Vol. 22, No. 5,514 - The American Reporter - September 7, 2016

by Constance Daley
American Reporter Correspondent
St. Simons Island, Ga.
January 29, 2008

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ST. SIMONS ISLAND, Ga.. -- It seems to be more often lately that the sentiment is spoken but it's always been out there: "You never get over the death of your child." This is true. But the heartfelt expressions come from some who cannot fathom the notion of losing a child; their own child is who is in their mind, not another mother's child.

They speak with the words gathering in their throat and tears beginning to swell in their eyes. I have lost a 15-year-old son in 1973 to a blind curve where his swerving bicycle and the Volkswagen's screeching brakes could not prevent the accident that took his life almost instantly. I know this woman's fears as she comments on learning our first-born died. She was consoling me but fearing for herself. I understand that now.

I also understand it's not the loss of the child staying with you throughout your life; it's the dread that you will fail to remember. We are not equipped to mourn every moment of our lives; we are strengthened to move on, grow, develop, raise the other children to a life they deserve, give them and your husband your best - knowing all along that you have not been decimated by the loss but fortified to continue with grace.

Beneath the veil of the outward smile is a nagging fear that you have to continue to keep him actively in your memory so you wont forget his last words, his voice, his laugh - down to the sound of his bounding down the stairs before he left that last morning. I'm practiced now and he's firmly with me as naturally as the words and music to a song I haven't heard for 30 or 40 years.

However, there was a time in the seventies when raising the other six children with all the clamoring attendant on getting them up, dressed, off to school, home for the snacks, homework - well "clamor" speaks for itself - the dread of forgetting to remember bordered on panic.

It was around this time I decided the only way I could have uninterrupted time to spend in remembering Jack was to leave the house on Sunday morning at 6:30 a.m. and, instead of going to Mass, I would go to the cemetery and just be there. I did that for many years. It was my private time as well as my secret.

One winter's morning with snow on the grounds and more snow falling with blustery winds driving it off the roadways and into snow-formed mounds, I was sitting in my car next to Jack's tombstone just at the side of the road. I got out and with a windshield-wiper brush, I cleared away snow revealing what we had engraved: His name, years of birth and death and a reminder to any passers by: HE KISSED THE WIND.

The snow was piling up but still not in the flat pattern you'd expect. I got back in the car and relaxed in the quiet reverie. I thought of Jack and went over his life with joy. He had been our only child for three years before the other six came along all in a row. There was more one-on-one with out first born perhaps making it easier to remember.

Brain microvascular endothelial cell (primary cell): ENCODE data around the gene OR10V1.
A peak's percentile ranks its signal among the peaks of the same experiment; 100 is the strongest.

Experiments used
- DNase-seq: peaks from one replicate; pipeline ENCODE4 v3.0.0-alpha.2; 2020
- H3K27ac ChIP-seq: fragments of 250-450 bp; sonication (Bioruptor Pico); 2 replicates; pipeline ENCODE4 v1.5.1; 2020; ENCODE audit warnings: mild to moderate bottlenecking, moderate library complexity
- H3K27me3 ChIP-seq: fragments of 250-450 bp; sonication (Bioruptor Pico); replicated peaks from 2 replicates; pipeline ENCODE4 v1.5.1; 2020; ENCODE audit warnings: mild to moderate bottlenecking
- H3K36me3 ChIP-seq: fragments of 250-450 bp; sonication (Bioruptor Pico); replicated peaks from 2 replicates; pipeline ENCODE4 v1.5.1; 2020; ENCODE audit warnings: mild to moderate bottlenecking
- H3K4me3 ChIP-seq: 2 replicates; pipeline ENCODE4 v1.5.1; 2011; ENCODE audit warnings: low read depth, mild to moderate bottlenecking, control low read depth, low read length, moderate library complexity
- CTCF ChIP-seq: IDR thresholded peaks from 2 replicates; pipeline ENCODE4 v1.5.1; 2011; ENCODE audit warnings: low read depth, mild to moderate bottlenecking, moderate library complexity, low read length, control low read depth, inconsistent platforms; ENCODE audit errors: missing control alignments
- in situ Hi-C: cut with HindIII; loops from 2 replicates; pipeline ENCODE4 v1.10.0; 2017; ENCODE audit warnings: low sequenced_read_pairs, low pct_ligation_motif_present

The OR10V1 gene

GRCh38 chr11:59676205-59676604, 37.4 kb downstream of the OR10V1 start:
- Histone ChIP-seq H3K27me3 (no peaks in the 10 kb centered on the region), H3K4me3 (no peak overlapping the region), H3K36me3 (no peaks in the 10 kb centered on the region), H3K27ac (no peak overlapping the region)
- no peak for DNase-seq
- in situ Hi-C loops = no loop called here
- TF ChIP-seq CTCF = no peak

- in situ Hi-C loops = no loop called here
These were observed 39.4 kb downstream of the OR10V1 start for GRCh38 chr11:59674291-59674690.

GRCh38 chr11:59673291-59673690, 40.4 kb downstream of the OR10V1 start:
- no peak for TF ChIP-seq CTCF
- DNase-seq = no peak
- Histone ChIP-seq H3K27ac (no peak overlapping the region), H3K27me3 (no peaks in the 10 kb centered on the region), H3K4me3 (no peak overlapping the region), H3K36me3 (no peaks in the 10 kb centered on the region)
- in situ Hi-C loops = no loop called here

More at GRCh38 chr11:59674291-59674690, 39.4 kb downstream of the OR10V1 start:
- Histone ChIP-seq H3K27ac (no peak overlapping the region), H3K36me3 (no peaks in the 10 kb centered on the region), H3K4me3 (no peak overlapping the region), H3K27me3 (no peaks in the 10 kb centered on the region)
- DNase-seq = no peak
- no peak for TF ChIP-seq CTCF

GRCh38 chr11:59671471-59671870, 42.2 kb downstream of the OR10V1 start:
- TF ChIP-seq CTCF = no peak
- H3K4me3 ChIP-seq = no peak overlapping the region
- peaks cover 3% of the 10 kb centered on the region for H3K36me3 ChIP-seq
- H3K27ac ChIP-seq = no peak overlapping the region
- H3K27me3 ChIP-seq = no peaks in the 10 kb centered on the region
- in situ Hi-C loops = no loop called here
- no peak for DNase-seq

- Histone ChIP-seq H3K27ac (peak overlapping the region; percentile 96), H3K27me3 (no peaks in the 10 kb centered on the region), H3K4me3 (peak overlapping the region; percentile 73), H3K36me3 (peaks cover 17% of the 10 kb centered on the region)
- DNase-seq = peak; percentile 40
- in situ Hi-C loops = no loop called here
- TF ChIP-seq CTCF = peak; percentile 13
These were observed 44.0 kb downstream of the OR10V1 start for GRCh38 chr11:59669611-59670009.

There was noone anywhere around. I could see the main highway, U.S. 19, usually heavy with traffic but at 7:15 on a Sunday morning, it was gray and silent.

The song, "I Remember You," a Johnny Mercer hit from the 1940s, came on as soon as I turned on the ignition. I sat and listened as the car warmed up and the last lines turned my quiet reverie into my openly sobbing.

When my life is through
And the angels ask me to recall
The thrill of them all
I shall tell them I remember you.

It was good crying but it was time to go. I moved ahead on the now snow-covered road but almost instantly found a bank of snow that brought the car to a wheel-spinning halt. I raced the engine as I tried to push through it. Nowhere, I got nowhere.

I got out. No gloves, no hat, no boots - nothing but a windshield-wiper scraper with a small shovel on the other end. I started digging but the mound was in front of the front tires and behind. I couldn't reach. I was out of breath and very aware of how alone I was. No one was around anywhere. This was a pre-cell phone. When I could breathe more easily, I tried again. There was no possibility of something to spread under tires, no road salt, and no sand. I have never felt so helpless.

My hands were so numb I had to get back into the car. I was red-faced and breathing hard. I shivered as I put the key into the ignition. I thought I'd try one more time before just ... well, one more time. They think I'm in church. I have to get home to get the kids ready for 9:00 Mass. No one knows where I am. I tried not to panic. Screaming wouldn't help and tears would freeze on my face.

Well, as it turns out, when my frozen hand moved the frozen gearshift, it didn't move from Park to Drive... it only got as far as Reverse. When I stepped on the gas, expecting to spin my wheels forward, I started moving backward - easily. Since I had really stepped on the gas firmly, I now had to step on the brake, hard. I jerked forward and took a look behind me. The road into the mound was as clear as when I drove up the roadway to the gravesite. The mound was only in front.

Still breathing hard, but so relieved, I started to laugh. I laughed and laughed at my stupidity. I laughed until I hurt. I had to look back at the road behind me.

How could I not have seen the obvious?

I backed up, made a three-point turn, then went against the one-way arrows all the way down the rolling hills and out onto the highway. The house was still quiet and I flopped on the bed next to John, still wearing my coat, still trying to catch my breath. "John, wake up, we have to put a shovel in the car. You never can tell when you'll need one."

Visit longtime AR Correspondent Constance Daley at her Website.

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